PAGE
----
This year, I’m using a new drawing app that I’ve been working on to generate files to load into Inkscape and draw using the Eggbot. In general the app processes an image file and creates an SVG based on it. These are several different renderers. The four eggs above are the most abstract. The algorithm draws wandering lines based on the brightness values of pixels in the image.
The image below uses a hatching program that can be quite photo realistic. I have not yet drawn it successfully using the Eggbot and sharpies. I did manage to draw it with pencil, only to have it smear off the eggshell.
This year’s addition to my eggbot programs is a genetic algorithm that evolves complex sine waves. Each of the eggs in the photo above was printed from the same program with waves evolved from random seeds.
The individual designs
Each design is a sine wave with eight different parameters:
The number of waves to be strung together
Amplitude of the first modulation applied to the amplitude
Length of the first modulation applied to the amplitude
Amplitude of the second modulation applied to the amplitude
Length of the second modulation applied to the amplitude
The modulations to be used (either 1 or both 1 & 2)
The video above shows how the 8 parameters modulate the wave and how patterns build up over time.
How the genetic algorithm works
Each time the program is run, an initial population is created with 50 individual designs — each with random values assigned to the eight parameters. You then rate each individual design before evolving the next generation. The algorithm chooses individuals to carry on to the next generations (highly rated designs are more likely to be carried forward, but low rated designs may still be used).
Designs that are carried forward are likely to be bred with other designs chosen for the next generation. Breeding involves picking a random integer N between 1 and 8 and taking the first N parameters of one individual and swapping them with the first N parameters of the other. This cross-over of the parameters creates new variations of the designs with qualities of both individuals (the parents). There is also a slim chance that one or more of the child’s parameters will change (mutate) between generations.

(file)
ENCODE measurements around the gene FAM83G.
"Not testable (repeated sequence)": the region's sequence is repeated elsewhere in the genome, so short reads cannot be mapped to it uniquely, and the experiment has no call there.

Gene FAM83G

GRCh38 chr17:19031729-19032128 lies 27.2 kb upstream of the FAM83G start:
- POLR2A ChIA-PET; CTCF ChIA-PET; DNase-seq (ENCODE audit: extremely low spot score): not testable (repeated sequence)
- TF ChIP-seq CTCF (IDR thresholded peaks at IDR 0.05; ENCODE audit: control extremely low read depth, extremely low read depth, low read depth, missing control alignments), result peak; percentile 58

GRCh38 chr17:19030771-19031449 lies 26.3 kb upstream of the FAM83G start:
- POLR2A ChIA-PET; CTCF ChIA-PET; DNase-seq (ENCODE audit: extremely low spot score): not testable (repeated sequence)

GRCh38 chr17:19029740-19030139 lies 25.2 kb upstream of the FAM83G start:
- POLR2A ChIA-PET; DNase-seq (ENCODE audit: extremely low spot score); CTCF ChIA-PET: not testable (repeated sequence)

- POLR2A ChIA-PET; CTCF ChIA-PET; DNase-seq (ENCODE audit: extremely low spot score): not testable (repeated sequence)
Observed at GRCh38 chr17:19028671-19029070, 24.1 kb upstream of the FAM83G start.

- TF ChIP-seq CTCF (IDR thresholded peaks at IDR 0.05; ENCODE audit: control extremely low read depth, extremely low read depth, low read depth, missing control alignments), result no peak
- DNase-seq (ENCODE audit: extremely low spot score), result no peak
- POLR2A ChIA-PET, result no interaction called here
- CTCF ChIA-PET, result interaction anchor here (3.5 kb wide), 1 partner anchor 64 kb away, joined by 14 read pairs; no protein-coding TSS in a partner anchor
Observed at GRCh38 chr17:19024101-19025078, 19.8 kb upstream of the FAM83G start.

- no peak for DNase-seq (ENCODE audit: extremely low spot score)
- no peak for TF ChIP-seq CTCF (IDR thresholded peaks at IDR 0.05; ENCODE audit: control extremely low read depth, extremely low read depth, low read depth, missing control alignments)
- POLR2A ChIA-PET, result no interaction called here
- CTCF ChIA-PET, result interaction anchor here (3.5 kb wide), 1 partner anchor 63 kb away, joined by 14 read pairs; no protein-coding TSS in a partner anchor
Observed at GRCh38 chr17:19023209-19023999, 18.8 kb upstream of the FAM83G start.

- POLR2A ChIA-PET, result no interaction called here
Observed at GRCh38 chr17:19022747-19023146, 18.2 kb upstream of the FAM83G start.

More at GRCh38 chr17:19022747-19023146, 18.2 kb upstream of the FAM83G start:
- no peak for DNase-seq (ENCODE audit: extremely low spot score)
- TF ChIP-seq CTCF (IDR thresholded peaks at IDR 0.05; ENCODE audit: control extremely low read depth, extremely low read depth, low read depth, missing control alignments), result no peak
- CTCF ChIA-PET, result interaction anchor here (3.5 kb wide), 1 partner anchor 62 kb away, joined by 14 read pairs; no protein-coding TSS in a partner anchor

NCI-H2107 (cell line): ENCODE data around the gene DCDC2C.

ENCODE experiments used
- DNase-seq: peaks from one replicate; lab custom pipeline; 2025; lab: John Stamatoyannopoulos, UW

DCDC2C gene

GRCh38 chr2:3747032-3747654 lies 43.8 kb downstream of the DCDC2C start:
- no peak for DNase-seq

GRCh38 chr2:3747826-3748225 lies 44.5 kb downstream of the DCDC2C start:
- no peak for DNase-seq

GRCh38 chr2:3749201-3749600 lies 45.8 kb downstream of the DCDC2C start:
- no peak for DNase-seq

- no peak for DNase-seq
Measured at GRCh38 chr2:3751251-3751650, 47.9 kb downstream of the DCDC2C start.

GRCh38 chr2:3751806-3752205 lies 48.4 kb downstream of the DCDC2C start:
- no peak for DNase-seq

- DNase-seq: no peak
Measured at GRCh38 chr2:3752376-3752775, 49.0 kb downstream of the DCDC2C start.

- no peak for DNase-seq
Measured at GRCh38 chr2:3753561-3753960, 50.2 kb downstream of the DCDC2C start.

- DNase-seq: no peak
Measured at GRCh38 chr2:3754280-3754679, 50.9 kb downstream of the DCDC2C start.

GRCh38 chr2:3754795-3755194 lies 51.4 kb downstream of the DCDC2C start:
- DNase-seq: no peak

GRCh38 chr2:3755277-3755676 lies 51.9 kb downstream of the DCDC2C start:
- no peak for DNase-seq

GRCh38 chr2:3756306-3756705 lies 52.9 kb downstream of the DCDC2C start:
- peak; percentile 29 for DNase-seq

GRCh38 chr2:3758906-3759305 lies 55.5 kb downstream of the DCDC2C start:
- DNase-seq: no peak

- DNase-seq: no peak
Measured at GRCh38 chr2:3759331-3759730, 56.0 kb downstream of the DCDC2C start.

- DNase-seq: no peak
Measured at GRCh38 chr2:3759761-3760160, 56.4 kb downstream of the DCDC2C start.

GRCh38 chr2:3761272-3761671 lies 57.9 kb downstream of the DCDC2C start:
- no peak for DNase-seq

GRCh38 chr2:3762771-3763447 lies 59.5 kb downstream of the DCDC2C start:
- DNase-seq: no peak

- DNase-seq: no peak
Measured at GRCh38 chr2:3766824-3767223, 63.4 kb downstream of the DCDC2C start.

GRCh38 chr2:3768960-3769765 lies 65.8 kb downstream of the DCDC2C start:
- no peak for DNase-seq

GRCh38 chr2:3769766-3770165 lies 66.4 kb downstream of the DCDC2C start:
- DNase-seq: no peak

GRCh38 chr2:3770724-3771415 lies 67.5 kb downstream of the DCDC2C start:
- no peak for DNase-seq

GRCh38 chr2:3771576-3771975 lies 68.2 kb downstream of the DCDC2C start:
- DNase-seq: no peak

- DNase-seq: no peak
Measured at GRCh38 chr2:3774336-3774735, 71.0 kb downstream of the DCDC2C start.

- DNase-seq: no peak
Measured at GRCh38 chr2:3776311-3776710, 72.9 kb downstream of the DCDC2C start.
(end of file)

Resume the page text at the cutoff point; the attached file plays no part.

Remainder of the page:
The evolution process makes it relatively easy to search through a very wide range of possible combinations of parameter values by simply choosing designs with aspects that you like and seeing what different combinations of these qualities look like.
I found that populations of 50 individuals are broad enough to get very interesting results in fewer than 10 generations while not having to rate too many design with each evolution.
Below is a collection of 10 different designs generated in the same session.
Each column in the image above shows the lineage of the design in the top row. This top row is the 5th generation. The next row down is the highest rated parent from the 4th generation. Coincidentally, neither of these designs were changed between the 3rd and 4th generation.
The algorithm is not limited to sine waves. To implement your own design, modify the Indivdual.pde file with any number of parameters. All my parameters are floats between 0 and 1, but this is not a requirement so long as you adjust your this class’ mutate function to fit your variable types.
The other classes in the repository set up the UI and manage the evolution or individuals over multiple generations. You may choose to manipulate the following three variables in GA_eggbot.pde to work with different population sizes and different probabilities for crossovers and mutations.
If you do make a design of your own, let me know in the comments below.
This year’s eggs were designed using Nodebox and Inkscape.
Charlie worked mostly in Nodebox. It’s patch-based programming was right at his level and copy, rotate and wiggle all got a lot of action.
Wyatt found inspiration in Minecraft and we worked together to write a letter writing script in Python to print out an wiki entry on egg. Then he created a vector version of the pixelated egg in Inkscape.
The video below shows some highlights from production.
The trickiest part was finding the right file within /dev to point Tinkerproxy at. The EiBotBoard shows up as /dev/cu.usbmodemNNN which is quite different from the way an Arduino board shows up.
With the proxy in place, I set up a Flash file to load images, transform them into halftone dot patterns and then plot them onto eggs. Plotting is done with 3 different commands, one to raise and lower the pen, one to turn the egg (xaxis) and the last to move the pen (yaxis).